Donald Trump has recently ordered US corporations to move production out of China and into the US. Easier said than done!—or, rather, undone. Moving production to China (and, in case of IT, to India) allowed US corporations to benefit from the large wage differential and an easier regulatory environment in order to be more profitable. They spent these excess profits by buying back their own stock, paying generous dividends to their shareholders and using their artificially inflated stock prices to justify exorbitant executive salaries and bonuses.
Along the way, they impoverished American workers by depriving them of gainful deployment, eroded the skill base of the American population and, perhaps most importantly, destroyed demand for their products because more and more Americans could no longer afford them. As these trends played out, making China prosperous and the US increasingly distressed and impoverished, with close to 100 million working-age people permanently jobless, US corporations could no longer profit from their offshored production to the same extent, and so they took advantage of low interest rates to borrow huge sums of money and use it to continue buying back their own shares, paying dividends and continuing with the exorbitant executive compensation.
By now, many of the major US corporations are financial zombies, waiting for an uptick in interest rates to drive them into bankruptcy. And it is these zombies that are being tasked with bringing production back to the US. Good luck with that! Which is to say, it is highly unlikely that such an effort could possibly succeed. But even if it could succeed, would it solve the problem—which is that the US is gradually degenerating into a bankrupt third world country? Perhaps not, because, you see, the entire theory of “making America great again” is based on a fallacy—which is that China became the world’s largest economy (by purchasing power) and the world’s factory simply by virtue of the fact that American corporations offshored production to it.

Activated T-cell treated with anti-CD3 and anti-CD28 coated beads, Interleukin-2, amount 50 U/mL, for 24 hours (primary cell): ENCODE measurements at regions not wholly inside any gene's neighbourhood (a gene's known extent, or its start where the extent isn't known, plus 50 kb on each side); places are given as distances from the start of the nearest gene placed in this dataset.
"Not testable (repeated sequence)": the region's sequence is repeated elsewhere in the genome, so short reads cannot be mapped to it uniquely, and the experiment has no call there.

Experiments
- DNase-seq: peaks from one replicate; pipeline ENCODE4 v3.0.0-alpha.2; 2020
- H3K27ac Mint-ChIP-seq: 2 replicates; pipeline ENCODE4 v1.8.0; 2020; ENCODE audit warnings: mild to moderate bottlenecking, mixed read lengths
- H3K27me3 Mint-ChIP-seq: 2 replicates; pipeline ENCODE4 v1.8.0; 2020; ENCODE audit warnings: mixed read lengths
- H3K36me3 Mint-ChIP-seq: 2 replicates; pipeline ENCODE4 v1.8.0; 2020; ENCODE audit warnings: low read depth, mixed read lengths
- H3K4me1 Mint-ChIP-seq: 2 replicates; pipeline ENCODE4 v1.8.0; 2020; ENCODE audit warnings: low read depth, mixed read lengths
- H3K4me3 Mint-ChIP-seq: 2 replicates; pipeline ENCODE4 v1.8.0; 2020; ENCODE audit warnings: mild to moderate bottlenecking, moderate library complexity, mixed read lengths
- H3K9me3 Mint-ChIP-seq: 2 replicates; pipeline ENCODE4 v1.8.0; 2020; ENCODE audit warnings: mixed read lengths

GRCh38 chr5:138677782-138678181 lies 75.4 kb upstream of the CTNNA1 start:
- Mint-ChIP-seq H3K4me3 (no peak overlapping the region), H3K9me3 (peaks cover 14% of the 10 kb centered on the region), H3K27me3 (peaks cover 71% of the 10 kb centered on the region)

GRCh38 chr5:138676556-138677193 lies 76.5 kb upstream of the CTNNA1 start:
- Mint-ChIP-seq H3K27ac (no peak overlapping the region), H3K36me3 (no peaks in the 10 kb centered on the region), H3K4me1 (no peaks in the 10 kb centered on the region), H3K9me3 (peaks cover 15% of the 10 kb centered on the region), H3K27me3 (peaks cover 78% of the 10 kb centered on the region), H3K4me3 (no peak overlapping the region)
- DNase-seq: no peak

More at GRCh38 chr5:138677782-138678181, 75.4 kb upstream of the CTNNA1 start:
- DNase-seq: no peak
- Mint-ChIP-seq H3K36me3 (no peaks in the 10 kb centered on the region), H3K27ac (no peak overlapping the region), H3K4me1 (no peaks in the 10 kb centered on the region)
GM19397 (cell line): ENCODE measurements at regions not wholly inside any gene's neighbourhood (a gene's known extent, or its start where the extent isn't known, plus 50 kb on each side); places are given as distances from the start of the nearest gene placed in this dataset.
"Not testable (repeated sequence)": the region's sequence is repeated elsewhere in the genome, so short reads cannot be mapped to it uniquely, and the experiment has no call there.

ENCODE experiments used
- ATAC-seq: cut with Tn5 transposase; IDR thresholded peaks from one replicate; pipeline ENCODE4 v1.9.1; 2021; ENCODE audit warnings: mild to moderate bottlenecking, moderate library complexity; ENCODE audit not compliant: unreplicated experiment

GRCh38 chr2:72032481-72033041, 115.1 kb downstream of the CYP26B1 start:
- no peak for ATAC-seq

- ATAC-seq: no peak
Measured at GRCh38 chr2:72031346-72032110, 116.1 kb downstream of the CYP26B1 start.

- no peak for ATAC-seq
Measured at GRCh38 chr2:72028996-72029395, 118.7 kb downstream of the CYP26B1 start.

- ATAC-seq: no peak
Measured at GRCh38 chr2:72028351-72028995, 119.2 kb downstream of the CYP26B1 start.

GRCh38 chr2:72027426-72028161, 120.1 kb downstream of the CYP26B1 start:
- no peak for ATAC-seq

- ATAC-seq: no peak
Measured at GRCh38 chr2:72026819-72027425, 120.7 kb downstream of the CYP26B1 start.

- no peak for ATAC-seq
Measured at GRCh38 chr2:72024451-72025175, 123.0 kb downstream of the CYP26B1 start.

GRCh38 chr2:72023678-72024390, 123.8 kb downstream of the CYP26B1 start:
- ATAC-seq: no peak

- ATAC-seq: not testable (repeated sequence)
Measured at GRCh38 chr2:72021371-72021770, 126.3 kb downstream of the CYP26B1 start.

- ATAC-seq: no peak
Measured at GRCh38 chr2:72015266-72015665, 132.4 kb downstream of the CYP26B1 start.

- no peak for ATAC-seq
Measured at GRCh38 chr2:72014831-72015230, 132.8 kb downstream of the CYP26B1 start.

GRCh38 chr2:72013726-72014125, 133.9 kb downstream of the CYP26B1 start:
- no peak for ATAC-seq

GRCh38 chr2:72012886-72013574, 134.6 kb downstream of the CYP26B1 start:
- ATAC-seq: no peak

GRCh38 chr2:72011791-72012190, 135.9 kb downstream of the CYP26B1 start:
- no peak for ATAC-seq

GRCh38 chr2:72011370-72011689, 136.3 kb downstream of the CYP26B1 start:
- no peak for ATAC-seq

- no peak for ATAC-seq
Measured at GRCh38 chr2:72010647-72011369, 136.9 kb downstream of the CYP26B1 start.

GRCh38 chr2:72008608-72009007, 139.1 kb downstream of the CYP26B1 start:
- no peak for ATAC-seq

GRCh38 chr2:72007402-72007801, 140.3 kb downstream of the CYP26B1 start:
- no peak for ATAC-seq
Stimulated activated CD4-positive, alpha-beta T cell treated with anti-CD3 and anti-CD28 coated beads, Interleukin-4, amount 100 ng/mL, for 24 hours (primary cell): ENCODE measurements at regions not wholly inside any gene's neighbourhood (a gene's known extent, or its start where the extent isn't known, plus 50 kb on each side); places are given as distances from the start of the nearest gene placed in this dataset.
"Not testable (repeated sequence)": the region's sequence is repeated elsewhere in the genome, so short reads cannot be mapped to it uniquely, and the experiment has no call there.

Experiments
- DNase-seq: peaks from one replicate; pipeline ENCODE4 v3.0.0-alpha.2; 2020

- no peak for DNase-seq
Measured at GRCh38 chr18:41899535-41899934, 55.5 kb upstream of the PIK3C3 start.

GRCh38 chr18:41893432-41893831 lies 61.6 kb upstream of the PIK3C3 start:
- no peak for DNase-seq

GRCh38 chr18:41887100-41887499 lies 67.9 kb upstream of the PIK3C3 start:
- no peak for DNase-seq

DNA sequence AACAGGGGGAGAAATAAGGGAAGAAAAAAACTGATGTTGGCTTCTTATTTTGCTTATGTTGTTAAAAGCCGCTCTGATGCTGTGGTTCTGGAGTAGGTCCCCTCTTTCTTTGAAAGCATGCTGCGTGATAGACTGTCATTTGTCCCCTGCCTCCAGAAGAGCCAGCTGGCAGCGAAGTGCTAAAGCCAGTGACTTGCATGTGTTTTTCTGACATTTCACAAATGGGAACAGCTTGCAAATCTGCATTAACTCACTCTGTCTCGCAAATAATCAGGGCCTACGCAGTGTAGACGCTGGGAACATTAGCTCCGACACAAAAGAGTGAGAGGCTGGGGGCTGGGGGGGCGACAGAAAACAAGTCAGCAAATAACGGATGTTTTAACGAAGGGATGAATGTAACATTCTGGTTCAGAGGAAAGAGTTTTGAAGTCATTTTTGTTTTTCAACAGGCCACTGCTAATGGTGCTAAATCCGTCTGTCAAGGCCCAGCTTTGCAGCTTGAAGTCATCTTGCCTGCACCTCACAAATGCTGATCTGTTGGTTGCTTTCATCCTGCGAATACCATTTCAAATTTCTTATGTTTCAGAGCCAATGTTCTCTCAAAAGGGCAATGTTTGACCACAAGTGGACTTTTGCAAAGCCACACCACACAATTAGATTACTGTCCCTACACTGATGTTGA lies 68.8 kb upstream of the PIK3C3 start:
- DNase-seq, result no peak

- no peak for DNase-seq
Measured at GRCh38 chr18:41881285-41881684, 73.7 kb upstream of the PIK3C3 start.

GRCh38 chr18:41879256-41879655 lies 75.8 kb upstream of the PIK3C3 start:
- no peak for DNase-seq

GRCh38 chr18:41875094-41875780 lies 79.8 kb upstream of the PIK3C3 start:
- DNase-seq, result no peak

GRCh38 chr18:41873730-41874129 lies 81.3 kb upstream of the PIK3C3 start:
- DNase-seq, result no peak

No, China’s stunning success primarily has to do with its superior economic planning and social governance. Call it Stalinism 2.0. Under Stalin, the USSR was able to produce steady double digit growth rates through a combination of central planning and market mechanisms. It also had some 4 million political prisoners, which, for a country of 200 million, seems a bit much, but that’s politics, not economics. When it comes to managing the economy, Stalinism, and especially Stalinism 2.0—its modern, Chinese version—was and is a stunning success. Fundamentally, it is a recipe for building socialism using capitalist (mainly state-capitalist) means with whatever market elements are found to be effective.
Just bringing back production from China would not save the US. To achieve results comparable to China’s, the US would have to make some changes, to bring it more in line with Stalinism 2.0.
I will now sketch out a few of these changes, to give you a sense of what would be involved.
First, the political system in the US is a mess. There are two political parties that agree about a few things—endless war, endless borrowing—and argue all the time. This is an unproductive waste of time. Eliminate them and replace them with a single party. Call it the Communist party, if you like; it doesn’t matter, since nobody knows or cares what communism is anyway. The purpose of the one party is to hand down the decisions made at the federal level down to every last inhabitant and make sure that they are obeyed. Don’t want to make America great again? OK, then, you must be a terrorist. Welcome to the Gulag! There is also the problem of states: there are too many of them, and each has its own legislature, executive branch, court system and so on. Eliminate all of that, group the states into regions, and make the regional authorities into federal departments: Department of the Northeast, Department of the West, etc.